About 350 Rohingya children are currently enrolled at Kutupalong Primary School, which provides basic informal education from preprimary through fifth grade. The children are taught subjects such as general science, mathematical, English, Burmese, and Bengali.
Noor said many of their teaching activities focus on play-based learning to provide education and at the same time give the children a chance to forget the daily struggles they face in the overcrowded camps. Particular attention is given to children who are mentally challenged.
On 23 January, the International Court of Justice (ICJ) issued what amounted to a “cease and desist” order against Myanmar, ordering authorities there to end genocidal practices against the Rohingya. The ruling of the so-called “World Court” has brought hope that international justice will prevail after the horrors inflicted on women, men and children in Rakhine State by Myanmar’s security forces.
But while the court’s ruling was a landmark moment, there are still many lingering questions. What happens next? What effects will the ruling have on Myanmar’s domestic scene, where an election looms later this year? Will Myanmar comply with the order — and what happens if it does not?
The ICJ’s ruling meant that a global legal body for the first time officially recognized the real threat of abuse against the Rohingya, and ordered Myanmar to do what it can to protect them. The ICJ also called on Myanmar to prevent further breaches of the Genocide Convention, rein in abuses by its security forces and preserve evidence of past abuses.
It is important to note, however, that the ICJ’s provisional order is in no way a final ruling on whether genocide has taken place. Genocide is defined as “acts committed with intent to destroy, in whole or in part, a national, ethnic, racial or religious group.” The convention against genocide imposes a duty on states that are signatories to “prevent and to punish” genocide, thus the ability of the Gambia to bring the case to the ICJ.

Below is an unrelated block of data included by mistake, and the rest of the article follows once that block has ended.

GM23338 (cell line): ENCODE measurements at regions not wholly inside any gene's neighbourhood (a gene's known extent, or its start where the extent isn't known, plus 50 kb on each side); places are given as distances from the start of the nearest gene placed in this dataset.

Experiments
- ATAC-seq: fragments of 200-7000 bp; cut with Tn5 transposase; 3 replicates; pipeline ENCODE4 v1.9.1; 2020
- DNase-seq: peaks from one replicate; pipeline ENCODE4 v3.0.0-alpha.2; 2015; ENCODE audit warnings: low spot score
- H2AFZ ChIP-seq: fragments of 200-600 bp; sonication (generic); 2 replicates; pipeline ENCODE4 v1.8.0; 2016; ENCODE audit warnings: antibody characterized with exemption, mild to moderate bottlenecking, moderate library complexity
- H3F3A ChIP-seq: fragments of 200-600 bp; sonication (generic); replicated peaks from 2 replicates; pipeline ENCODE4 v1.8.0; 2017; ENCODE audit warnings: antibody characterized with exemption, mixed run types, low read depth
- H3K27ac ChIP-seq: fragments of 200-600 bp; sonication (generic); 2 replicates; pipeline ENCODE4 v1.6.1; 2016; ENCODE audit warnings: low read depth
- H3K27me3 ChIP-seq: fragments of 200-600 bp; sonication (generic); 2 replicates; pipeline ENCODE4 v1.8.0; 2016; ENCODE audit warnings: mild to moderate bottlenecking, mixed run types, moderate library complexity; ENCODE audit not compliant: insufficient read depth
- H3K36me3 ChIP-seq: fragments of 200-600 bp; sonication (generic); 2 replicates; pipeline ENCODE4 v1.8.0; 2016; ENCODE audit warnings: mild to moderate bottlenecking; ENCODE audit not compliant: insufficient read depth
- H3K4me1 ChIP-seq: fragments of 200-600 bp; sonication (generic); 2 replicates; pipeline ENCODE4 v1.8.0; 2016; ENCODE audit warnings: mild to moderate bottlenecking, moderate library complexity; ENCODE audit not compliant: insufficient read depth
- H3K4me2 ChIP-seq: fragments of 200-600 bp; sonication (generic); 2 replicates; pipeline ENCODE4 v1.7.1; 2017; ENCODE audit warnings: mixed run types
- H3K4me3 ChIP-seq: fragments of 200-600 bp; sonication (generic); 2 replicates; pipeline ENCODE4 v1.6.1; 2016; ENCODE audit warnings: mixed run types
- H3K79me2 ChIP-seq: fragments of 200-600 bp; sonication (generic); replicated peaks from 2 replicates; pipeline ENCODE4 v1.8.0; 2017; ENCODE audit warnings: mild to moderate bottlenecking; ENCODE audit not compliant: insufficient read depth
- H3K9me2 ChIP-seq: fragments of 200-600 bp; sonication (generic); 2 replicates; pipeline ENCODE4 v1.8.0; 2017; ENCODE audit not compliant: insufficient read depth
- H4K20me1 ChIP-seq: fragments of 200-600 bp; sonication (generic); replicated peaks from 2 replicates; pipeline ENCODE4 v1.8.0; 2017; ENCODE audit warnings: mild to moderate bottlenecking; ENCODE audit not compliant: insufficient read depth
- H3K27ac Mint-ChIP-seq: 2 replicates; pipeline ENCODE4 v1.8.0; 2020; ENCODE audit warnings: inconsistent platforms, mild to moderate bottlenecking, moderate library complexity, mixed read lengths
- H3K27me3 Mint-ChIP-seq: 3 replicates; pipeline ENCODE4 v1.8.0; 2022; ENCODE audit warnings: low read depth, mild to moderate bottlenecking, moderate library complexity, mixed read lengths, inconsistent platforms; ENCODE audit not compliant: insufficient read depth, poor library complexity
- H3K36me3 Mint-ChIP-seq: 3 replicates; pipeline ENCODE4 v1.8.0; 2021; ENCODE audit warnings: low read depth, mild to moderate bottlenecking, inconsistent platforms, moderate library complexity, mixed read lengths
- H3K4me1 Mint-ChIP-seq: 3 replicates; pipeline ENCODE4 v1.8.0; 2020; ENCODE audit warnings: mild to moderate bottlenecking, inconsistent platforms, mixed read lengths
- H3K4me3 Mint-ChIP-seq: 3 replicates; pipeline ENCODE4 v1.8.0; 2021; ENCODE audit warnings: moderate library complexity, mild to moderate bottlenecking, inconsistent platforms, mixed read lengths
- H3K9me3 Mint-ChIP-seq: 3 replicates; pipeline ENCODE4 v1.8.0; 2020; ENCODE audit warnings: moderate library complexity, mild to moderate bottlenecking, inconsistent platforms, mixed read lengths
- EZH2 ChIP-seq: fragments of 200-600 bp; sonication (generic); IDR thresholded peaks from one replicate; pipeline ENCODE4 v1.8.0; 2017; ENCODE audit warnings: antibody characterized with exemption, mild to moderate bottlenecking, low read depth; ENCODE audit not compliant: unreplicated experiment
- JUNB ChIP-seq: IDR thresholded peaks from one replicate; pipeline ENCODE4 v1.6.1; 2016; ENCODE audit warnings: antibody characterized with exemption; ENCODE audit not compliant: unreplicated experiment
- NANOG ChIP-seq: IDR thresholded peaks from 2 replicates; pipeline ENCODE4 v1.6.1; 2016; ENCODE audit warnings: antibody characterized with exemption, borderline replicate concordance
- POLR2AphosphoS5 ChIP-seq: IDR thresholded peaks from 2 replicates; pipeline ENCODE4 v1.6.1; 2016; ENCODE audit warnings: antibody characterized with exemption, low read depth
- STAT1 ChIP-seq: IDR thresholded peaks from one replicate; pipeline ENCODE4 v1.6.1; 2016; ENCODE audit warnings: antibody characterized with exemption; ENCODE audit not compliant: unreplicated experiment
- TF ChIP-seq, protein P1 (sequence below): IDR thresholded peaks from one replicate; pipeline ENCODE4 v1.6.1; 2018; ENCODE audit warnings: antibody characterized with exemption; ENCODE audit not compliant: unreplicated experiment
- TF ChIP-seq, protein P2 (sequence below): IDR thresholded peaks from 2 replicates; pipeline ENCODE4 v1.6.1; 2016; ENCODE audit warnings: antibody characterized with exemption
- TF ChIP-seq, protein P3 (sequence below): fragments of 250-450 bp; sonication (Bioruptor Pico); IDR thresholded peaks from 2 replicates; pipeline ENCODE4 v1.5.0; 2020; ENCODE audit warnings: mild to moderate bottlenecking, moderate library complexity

The legal threshold for proving “genocidal intent” is notoriously high and a final decision will likely take years to reach, even if atrocity crimes against the Rohingya are already well-documented. One of the ICJ’s 15 judges, Xue Hanqin from China, has already issued an opinion questioning whether genocide took place as well as the Gambia’s right to even bring the case before the ICJ, an indication that this will be a drawn-out process with no easy answers.
While the decision is an important symbolic victory for the Rohingya, it remains to be seen how much effect the provisional measures will have in practice. The court has little power to actually enforce the order by itself. Like most international justice efforts, the ICJ’s effectiveness largely depends on the goodwill of states.
Many people do not know what it is like to be a refugee at night. The international humanitarian organizations have to leave the refugee camp at night in Bangladesh. The nighttime in the camps is different than in Rakhine state. Rohingya refugees try to sleep but most can’t sleep for fear of the future and a longing for justice.
However, nighttime is still a social time for Rohingya people. We sit together, and many of us talk about the days that have passed – about our shared suffering from the Myanmar military and our hope for justice.
There are now more than a million Rohingya refugees in the camps in Bangladesh. At night, shops keep their doors open. Rohingya people come and gather around the solar light the shops use to get customers. The solar lights reflect beautifully off the betel-nut and sweet drinks being sold.
Refugees don’t watch clocks or see the time. The days turn into nights. My Rohingya people watch the sun turn into the moon to tell the time – day after day.
I am a Rohingya from Buthidaung Township, in Rakhine state, Myanmar. I fled with other Rohingya after waves of violence from the Myanmar military in August 2017 that killed many people. Since fleeing to the refugee camps I have been training myself in photography through watching YouTube videos on my phone. And through other famous accounts on Instagram and Facebook.
I started taking photos on my phone and later started using a real camera. Now in Bangladesh, we Rohingya have started to find some safety. We have become artists including poets, musicians, and photographers. I have become a photographer and I am using my skills to bring light to my people.